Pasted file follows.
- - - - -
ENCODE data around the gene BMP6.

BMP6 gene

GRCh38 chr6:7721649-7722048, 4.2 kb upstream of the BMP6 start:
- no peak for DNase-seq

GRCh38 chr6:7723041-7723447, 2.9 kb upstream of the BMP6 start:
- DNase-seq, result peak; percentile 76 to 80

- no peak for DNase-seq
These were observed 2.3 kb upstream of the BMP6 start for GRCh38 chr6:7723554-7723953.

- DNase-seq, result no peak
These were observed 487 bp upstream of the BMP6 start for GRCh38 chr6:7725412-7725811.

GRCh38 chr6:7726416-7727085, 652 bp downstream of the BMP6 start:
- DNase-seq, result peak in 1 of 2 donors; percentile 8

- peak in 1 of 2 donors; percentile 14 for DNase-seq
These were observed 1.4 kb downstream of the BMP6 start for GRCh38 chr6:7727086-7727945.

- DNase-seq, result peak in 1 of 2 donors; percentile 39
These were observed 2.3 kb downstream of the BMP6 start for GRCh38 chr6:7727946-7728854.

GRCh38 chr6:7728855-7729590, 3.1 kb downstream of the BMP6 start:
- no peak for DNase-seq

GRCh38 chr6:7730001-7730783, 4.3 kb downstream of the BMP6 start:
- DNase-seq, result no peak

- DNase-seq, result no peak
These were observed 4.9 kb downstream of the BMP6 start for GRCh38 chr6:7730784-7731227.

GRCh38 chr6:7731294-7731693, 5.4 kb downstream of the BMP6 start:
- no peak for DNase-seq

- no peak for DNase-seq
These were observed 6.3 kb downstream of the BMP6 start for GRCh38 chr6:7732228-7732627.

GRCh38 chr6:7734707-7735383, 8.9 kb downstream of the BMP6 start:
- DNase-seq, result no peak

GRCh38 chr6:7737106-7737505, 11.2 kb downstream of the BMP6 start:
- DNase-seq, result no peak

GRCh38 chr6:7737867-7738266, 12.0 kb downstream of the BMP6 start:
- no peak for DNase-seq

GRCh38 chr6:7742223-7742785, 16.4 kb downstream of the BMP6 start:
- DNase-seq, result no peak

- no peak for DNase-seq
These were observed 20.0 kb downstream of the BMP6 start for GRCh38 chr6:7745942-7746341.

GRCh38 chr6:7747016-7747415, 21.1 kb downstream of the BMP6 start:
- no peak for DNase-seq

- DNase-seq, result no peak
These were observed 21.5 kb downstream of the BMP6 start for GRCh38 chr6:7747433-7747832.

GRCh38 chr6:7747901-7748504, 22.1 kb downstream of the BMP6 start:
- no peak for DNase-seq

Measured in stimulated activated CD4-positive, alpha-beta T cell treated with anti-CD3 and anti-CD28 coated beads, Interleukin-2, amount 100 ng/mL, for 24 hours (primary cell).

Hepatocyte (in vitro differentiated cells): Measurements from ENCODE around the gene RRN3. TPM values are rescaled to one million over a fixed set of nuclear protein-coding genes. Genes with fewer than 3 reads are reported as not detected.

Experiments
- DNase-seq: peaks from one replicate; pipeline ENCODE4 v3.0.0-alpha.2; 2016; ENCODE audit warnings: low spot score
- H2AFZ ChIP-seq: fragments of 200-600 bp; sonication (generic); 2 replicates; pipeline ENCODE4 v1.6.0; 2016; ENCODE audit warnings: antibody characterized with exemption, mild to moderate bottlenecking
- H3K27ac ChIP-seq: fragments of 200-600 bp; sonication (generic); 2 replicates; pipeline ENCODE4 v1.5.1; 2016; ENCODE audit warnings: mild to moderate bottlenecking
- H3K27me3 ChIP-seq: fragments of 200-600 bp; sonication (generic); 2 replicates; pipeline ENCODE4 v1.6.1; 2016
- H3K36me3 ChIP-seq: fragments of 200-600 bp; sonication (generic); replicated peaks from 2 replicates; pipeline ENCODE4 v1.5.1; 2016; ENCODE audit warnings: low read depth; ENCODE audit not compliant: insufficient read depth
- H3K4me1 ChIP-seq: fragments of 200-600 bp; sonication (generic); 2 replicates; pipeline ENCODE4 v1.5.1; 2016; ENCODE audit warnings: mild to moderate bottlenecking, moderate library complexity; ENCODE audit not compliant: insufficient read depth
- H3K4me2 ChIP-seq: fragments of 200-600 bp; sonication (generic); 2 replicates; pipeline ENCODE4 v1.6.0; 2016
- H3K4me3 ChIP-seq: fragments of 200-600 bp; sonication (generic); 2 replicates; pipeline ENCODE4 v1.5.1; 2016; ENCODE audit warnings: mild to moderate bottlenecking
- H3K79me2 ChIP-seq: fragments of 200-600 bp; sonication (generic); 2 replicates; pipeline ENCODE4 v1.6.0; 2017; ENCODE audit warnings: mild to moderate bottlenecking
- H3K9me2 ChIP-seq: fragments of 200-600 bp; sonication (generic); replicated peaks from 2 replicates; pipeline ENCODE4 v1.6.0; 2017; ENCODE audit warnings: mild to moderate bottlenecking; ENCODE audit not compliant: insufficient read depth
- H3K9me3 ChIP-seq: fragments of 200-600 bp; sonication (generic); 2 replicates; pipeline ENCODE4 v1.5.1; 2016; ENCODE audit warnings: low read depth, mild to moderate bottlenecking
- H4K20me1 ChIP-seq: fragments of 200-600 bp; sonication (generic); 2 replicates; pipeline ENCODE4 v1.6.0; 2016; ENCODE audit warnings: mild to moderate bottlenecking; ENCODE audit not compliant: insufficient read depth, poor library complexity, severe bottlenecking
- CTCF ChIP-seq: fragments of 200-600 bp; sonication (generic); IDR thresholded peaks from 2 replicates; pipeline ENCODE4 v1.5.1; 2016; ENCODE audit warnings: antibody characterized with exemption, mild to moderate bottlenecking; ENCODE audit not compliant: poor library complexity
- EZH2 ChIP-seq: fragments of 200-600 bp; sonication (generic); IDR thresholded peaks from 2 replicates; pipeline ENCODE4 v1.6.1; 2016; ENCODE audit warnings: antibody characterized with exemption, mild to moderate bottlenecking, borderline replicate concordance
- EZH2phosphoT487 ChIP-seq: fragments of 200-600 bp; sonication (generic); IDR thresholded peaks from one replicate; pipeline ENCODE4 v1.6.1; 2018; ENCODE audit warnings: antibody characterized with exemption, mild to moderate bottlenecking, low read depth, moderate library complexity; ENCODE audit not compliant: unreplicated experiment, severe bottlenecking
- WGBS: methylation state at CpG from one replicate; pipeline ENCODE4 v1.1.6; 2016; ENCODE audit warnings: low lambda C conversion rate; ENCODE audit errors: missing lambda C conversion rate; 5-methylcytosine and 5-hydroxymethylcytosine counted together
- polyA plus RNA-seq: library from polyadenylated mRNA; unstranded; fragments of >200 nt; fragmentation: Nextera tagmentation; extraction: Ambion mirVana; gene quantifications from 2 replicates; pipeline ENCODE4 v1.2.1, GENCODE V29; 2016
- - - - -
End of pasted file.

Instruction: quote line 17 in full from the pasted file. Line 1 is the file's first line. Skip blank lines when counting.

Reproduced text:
GRCh38 chr6:7728855-7729590, 3.1 kb downstream of the BMP6 start: